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Charm of Samara's Desolate Island

written By Arianna McKinney
Photos by Pinar Istek

Ticos Surf and Tours Guide Sandro Obando reported that as he was kayaking to the island with a tour group on January 17th they had a rare sighting of 15 dolphins and two small whales right in front of the island.

Day after day I would look across the ocean toward the little island off Samara beach and wonder what it would be like to be there, until I just had to go check it out myself.

It turns out the tiny island is significant enough to have been declared a National Wildlife Refuge (Refugio Nacional de Vida Silvestre) on May 20, 2002. Isla Chora lies some 300 meters off Punta Indio (Indian Point) at the southern end of Samara Beach toward Carrillo. It encompasses four hectares or 40,000 square meters (9.884 acres). Gerardo Martinez, Head of Minaet’s Nicoya office, said that the island is home to at least six species of trees and eleven types of birds as well as various reptiles, snakes and raccoons.

It’s all well and good to see it from a distance and let the curiosity rise for its mystery. However, I still wanted to actually go there. Thus, I made arrangements to kayak out to the island one morning with Sandro Obando, a guide from Ticos Surf and Tours. As we set out, the first couple of waves splashed on us. Past the break, we were finally paddling out toward our designated destination.

Stony beach of Isla Chora

Pablo Sanchez of Ticos Surf and Tours mentioned the island is 1.3 miles (about 2km) from central Samara beach, a trip that takes about a half-hour kayaking trip. The time passed quickly and the island loomed larger as we got closer. Waves swell in front of it and I wondered if we would kayak through them, but instead we paddled beyond their reach around the back of the island. Large rocks jut up around the island and waves crashing against them with a creation a dramatic performance of intense water ballet.

Obando spotted a whale as we rounded the backside of the island. When I turned around, hoping to see it, it was already too late. He saw the shadow of it passing underwater and said it’s a good thing that it didn’t surface or it might have knocked us over. I don’t know how seriously to take him, but I wouldn’t have minded getting dumped for the chance to see a whale up close in the ocean.

He then told me that in January he saw fifteen dolphins and two small whales while taking a group to the island, but that was unusual. However, he said it isn’t unusual to see sea turtles while snorkeling in the reefs around the island.

As we came up along the south side of the island, I saw two boats, one crossing to the other side of the channel and another anchored just offshore from the island with people getting ready to snorkel. Isla Chora is surrounded by reefs, making it an ideal place to snorkel when the ocean is calm and clear. Sanchez estimates that you can see at least 20 types of colorful fish around the island, along with shellfish, lobsters and octopus.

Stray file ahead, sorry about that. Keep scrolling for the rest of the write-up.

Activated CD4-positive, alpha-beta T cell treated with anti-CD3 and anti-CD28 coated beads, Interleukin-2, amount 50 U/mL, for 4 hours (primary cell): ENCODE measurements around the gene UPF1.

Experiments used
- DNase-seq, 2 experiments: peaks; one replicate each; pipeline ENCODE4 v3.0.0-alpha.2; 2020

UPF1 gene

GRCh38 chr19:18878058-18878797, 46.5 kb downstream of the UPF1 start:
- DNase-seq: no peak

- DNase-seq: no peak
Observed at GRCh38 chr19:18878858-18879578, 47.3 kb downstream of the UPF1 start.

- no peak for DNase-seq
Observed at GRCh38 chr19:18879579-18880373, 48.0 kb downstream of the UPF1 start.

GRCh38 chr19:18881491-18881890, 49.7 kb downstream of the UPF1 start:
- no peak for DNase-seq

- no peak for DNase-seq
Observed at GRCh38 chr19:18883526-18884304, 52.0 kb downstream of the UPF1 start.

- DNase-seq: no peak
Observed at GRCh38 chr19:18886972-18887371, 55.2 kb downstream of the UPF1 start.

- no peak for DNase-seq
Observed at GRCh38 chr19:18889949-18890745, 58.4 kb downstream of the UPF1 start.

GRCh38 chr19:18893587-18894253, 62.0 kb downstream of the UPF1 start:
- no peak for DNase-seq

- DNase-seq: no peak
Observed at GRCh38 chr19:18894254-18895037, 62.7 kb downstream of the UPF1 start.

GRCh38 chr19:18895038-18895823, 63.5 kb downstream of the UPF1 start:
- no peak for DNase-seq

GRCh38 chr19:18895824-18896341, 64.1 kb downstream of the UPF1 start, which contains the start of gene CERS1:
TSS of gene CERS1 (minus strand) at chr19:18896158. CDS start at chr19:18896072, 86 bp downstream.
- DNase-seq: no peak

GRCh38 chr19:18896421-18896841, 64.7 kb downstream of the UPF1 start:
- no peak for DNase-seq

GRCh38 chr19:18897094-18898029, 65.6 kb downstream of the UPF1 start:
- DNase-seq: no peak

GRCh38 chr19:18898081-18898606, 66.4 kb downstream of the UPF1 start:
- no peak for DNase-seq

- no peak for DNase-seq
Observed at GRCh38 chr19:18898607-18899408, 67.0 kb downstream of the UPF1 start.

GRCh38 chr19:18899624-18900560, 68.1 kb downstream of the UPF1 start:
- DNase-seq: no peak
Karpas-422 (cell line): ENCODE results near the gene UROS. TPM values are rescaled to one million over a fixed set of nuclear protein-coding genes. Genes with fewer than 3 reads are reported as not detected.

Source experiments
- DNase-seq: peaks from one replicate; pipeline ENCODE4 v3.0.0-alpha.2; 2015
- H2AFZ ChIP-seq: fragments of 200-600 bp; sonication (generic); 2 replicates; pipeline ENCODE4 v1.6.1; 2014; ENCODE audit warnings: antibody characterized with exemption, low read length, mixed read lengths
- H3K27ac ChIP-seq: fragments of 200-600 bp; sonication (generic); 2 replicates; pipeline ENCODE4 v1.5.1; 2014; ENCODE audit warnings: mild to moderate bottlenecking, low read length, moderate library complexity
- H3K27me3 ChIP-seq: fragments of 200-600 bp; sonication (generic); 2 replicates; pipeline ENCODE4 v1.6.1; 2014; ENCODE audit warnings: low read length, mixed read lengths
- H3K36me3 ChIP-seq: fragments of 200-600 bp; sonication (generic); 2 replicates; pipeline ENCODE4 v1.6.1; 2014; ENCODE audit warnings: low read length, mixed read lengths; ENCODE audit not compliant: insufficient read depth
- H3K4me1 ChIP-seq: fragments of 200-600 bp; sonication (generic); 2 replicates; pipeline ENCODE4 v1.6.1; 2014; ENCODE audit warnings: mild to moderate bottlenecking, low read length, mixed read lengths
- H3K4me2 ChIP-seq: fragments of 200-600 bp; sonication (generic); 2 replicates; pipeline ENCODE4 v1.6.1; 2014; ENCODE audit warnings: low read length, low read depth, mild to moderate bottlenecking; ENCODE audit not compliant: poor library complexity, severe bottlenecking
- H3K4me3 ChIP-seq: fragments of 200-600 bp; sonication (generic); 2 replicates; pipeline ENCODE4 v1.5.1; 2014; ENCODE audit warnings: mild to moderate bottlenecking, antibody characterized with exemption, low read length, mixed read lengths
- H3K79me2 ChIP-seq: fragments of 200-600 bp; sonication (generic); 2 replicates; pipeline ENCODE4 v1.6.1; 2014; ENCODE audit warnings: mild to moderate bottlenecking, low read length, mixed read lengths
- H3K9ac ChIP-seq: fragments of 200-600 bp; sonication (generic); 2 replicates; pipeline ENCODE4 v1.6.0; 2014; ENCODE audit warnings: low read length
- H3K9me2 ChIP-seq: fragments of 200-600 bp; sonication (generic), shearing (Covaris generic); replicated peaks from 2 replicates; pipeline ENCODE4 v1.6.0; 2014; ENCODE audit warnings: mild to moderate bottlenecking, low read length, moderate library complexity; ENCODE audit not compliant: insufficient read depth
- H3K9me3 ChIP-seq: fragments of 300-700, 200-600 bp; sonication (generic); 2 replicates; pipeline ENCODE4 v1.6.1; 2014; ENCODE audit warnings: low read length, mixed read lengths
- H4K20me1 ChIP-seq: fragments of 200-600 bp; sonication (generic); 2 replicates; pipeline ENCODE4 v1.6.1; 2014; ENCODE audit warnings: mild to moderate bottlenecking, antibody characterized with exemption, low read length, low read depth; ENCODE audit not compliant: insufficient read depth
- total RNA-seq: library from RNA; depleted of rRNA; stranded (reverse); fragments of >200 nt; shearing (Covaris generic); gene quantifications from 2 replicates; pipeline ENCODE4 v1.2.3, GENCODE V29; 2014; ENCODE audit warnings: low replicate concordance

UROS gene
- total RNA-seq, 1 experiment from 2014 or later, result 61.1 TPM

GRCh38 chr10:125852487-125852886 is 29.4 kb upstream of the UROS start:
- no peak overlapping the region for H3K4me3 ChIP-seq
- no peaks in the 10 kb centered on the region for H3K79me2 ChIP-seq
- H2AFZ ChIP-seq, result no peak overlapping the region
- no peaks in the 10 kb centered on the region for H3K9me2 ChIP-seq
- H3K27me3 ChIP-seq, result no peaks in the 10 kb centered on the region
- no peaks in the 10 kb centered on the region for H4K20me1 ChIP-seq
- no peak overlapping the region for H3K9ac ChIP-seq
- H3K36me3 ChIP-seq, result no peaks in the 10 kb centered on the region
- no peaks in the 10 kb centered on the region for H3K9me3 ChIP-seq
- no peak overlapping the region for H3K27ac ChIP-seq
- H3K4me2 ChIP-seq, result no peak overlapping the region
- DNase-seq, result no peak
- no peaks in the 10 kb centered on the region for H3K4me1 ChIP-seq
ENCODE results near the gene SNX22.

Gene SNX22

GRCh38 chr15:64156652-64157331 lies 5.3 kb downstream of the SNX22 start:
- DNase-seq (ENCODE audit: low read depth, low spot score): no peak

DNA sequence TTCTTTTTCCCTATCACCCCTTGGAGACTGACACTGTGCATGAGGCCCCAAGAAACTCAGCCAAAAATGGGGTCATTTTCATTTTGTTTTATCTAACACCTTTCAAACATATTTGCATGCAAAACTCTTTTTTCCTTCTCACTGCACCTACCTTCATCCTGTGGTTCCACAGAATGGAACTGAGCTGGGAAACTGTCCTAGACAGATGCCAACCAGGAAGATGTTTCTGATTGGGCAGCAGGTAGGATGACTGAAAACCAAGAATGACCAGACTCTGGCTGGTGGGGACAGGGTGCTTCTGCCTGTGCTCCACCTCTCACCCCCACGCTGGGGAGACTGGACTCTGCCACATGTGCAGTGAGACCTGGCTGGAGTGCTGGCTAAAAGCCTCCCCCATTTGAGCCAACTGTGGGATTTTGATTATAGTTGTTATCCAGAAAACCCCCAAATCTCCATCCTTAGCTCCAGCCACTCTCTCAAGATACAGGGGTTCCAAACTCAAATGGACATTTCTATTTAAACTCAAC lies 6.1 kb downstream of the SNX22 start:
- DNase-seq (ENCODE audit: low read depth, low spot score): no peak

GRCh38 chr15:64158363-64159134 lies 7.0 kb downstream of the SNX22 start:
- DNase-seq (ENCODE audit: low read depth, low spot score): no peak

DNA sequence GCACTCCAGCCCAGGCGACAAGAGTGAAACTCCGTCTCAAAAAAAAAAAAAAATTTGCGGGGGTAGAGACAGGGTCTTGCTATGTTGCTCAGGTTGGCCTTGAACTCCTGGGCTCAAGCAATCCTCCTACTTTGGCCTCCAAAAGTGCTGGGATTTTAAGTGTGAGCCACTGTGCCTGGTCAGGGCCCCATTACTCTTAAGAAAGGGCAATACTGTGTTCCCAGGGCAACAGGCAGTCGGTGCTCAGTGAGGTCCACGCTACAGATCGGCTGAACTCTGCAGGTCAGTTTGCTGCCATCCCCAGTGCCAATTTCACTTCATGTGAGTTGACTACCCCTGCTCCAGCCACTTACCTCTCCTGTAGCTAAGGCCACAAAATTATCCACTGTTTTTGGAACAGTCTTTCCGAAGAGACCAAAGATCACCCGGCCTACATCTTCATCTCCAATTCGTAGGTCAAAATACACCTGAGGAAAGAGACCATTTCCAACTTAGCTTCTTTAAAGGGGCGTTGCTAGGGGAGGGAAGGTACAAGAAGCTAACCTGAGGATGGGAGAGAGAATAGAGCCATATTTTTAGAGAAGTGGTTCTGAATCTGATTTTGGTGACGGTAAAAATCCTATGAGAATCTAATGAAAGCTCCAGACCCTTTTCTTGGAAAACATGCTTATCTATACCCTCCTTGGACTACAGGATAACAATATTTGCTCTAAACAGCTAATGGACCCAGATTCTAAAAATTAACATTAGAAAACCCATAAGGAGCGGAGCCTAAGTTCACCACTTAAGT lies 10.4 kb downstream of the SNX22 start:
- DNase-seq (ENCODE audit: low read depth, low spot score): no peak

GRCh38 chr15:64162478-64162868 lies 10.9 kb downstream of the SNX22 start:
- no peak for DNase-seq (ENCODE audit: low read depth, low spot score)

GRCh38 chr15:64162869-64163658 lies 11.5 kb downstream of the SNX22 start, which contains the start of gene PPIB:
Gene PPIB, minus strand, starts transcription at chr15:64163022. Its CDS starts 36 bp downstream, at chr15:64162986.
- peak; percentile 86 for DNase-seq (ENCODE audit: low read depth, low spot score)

The island’s small beach of white sand stretched out before us and we pulled the kayak onto the island. Round gray stones were shining wet in the sun along the edge of the beach. I stepped back into the water to take a picture of the island and saw dozens of little fish swimming in unison around my ankles. Beyond the white sand, the interior of the island rises sharply, dotted with tall straight trees.

Additionally, if you can take a careful look at the beach, you will be amazed with the number of small crabs, conquering Isla Chora in and out of their shells. While the population is concentrated around the rocks, it is still a good to watch your step all over the beach.


Sandy part of the beach is quite small. The rest is covered with rocks. They are not too sharp that you can actually walk on them and explore the island more.

Going for a walk around the beach might get you find some hidden tunnels like this. It can be fun place to play around with you infants.

Some might dare to climb onto the rocky interior of the island. However, Sanchez warned that people should dress appropriately and use gloves since snakes hide in the rocks. From the top, he said you can see as far as Malpais and also can find the remains of a water tank and the foundation where a house stood there some 20 years ago. Because there was no water on the island in the summer, the house was abandoned. As much as I would love to see the panoramic views from the top, I wasn’t dressed for hiking. I had to be stuck at the beach.

Sometimes people camp on Isla Chora’s beach when the tides are low during dry season, generally December through April. Furthermore, Sanchez said that visitors sometimes make arrangements to swim the 1.3 miles distance to the island with someone kayaking along with them. Those who have done it claim it’s easy because there are usually no currents. Whether you decide to take a boat, kayak or swim, an a visit to Isla Chora is certainly refreshing.


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